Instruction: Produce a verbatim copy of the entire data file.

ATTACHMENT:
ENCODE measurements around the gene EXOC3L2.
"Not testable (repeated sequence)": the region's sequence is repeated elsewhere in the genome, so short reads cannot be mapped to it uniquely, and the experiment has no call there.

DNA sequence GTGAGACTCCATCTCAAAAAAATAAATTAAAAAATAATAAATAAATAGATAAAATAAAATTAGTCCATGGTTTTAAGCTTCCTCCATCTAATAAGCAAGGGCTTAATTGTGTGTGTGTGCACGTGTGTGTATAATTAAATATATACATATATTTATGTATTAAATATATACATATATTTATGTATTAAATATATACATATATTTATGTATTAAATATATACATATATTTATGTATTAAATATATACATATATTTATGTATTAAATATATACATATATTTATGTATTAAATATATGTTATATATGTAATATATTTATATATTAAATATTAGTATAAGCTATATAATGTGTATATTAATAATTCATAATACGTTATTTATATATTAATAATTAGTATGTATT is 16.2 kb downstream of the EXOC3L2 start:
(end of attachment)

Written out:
ENCODE measurements around the gene EXOC3L2.
"Not testable (repeated sequence)": the region's sequence is repeated elsewhere in the genome, so short reads cannot be mapped to it uniquely, and the experiment has no call there.

DNA sequence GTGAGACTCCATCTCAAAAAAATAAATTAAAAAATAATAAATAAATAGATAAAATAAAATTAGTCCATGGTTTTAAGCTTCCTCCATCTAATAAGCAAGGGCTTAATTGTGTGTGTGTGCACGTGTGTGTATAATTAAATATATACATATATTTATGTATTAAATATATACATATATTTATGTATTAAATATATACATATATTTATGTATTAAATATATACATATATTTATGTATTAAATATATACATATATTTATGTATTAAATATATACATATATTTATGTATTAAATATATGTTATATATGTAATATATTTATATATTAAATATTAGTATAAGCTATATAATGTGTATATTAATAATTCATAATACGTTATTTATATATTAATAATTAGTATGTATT is 16.2 kb downstream of the EXOC3L2 start: